Compañeros / Vamos a matar, compañeros (Sergio Corbucci, 1970)

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I loved this film. Not as much as I loved Il Mercenario but still…
A very lovely revolution story and Milian is just excellent. Of course I also loved young Iris Berben in that film and the nice soundtrack. To me it’s one of the best Spaghetti Westerns

One of my favorites too. In my opinion it’s better film than Mercenary. They are such a similar films but Companeros got better cast and better music. In Mercenary Franco Nero steals the show but in Companeros the pairing of Milian and Nero works perfectly. Palances role is also much better and more sinister in Companeros.

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I love “Companeros” too
Milian like Vasko ;D and ofcorce Franco Nero .They are just great

I really enjoyed Franco Nero as The Swede aka “The Penguin”. One of my favorite scenes in the film is when The Swede is hung up on that pole and Basco climbs up on top and sorta taunts him. It reminded me alot of Tuco and Blondies relationship in GBU. Its one of my favorite of the Zapata Westerns too.

is it companeros where he’s buried in the ground only with his head out or is that mercenario… havent watched both in a while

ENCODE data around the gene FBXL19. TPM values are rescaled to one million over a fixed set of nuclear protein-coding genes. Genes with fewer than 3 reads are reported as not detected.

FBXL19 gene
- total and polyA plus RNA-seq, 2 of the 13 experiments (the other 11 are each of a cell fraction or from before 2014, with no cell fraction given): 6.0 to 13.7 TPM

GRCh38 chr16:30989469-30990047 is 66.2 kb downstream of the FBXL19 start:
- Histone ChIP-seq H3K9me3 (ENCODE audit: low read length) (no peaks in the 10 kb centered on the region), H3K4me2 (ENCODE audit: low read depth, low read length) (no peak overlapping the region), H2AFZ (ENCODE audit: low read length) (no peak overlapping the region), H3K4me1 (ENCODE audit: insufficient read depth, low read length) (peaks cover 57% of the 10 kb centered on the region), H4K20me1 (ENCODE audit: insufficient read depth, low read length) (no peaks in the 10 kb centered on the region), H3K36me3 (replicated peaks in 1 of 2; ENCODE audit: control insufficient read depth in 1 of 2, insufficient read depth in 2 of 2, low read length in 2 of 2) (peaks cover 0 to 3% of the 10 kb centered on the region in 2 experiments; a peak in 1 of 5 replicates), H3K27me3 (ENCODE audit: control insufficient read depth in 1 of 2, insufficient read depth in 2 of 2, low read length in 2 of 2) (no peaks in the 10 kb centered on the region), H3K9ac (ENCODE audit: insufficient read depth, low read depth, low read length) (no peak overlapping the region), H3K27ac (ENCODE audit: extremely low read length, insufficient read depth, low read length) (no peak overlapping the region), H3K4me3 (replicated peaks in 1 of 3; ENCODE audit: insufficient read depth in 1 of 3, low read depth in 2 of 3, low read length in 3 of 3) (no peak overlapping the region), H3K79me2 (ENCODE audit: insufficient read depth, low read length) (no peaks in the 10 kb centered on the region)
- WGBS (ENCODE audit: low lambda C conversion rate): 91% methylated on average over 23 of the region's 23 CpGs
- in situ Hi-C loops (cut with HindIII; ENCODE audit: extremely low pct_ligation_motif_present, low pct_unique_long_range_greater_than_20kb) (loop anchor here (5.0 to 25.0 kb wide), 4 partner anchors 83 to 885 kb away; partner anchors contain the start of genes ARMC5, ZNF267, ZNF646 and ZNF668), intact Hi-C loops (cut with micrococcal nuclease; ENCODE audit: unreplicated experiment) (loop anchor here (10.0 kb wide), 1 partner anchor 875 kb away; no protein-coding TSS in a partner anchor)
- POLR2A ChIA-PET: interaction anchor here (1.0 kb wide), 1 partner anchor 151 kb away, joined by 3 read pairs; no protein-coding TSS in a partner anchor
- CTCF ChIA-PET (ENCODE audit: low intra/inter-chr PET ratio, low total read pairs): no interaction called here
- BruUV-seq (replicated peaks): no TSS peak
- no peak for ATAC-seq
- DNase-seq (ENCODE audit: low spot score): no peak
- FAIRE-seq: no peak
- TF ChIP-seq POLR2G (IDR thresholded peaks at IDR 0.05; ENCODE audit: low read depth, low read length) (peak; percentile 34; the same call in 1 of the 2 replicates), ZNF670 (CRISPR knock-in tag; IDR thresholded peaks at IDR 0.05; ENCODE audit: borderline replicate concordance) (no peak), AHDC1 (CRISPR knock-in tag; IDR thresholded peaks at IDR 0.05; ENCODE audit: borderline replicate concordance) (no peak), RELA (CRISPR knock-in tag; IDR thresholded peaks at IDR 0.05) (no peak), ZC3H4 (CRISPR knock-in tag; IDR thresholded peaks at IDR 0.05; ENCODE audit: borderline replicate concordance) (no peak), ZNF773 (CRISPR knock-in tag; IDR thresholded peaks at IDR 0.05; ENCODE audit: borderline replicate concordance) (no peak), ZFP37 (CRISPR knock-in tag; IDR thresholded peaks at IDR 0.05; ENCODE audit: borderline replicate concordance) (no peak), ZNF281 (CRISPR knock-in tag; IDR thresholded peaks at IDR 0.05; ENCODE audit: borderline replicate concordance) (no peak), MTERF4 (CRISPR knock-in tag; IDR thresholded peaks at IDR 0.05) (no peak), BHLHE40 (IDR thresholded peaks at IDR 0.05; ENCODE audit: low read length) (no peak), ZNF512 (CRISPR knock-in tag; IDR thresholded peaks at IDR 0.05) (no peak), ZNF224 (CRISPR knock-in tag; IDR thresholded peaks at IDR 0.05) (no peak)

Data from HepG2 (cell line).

Yeah Basco buries him in the arena too. Then the General saves him before Bascos men trample his head like a melon.

This is one of the classics that establishes what a great genre this is. And yeah, I perfer this one over Mercenario—Due to the fact that I make it a tradition to watch this once every summer!

My thoughts on Companeros…

With a dream cast of Franco Nero (as Swedish mercenary Yod Peterson aka “penguin”) and Tomas Milian (Mexican rebel Vasco), a soundtrack by Ennio Morricone and Sergio Corbucci at the Directors helm, this film was always likely to deliver. And it delivers 100%.

The story centres around the town of San Bernardino, and a fight for power between General Mongo (Bodalo) and Professor Xantos (Fernando Rey). Xantos, a pacifist with a young and dedicated following, has been imprisoned at Fort Yuma by the Americans. His absence has left the town, and its safe, at the mercy of Mongo. However, without the combination for the lock, he is unable to access the wealth of the town.

Mongo enlists the help of Peterson to rescue Xantos, for both the combination code and probable execution. Vascos is sent to accompany him, having already suffered much humiliation as a result of an earlier confrontation with the Swede. This makes for a very uneasy relationship.

A brief fracas with Xantos’ followers at a hold-up on a train enables Peterson to escape from Vacos’ close watch. However, he is soon relying on his companion to rescue him, after he is captured by a former partner John (Jack Palance) - who he had previously betrayed some years ago to save his own skin. This betrayal had resulted in John being nailed to a tree, and relying on his faithful pet falcon, Marsha, to rescue him by biting off his hand. Not surprisingly, John holds a grudge (as well as a wooden hand!).

On escaping John’s grasp, the two make an assault on Fort Yuma in an attempt to free Xantos from the Americans. As the adventure really heats up, they’re paths will soon cross with the American army, General Mongo, Xantos’ followers and, of course, John and Marsha.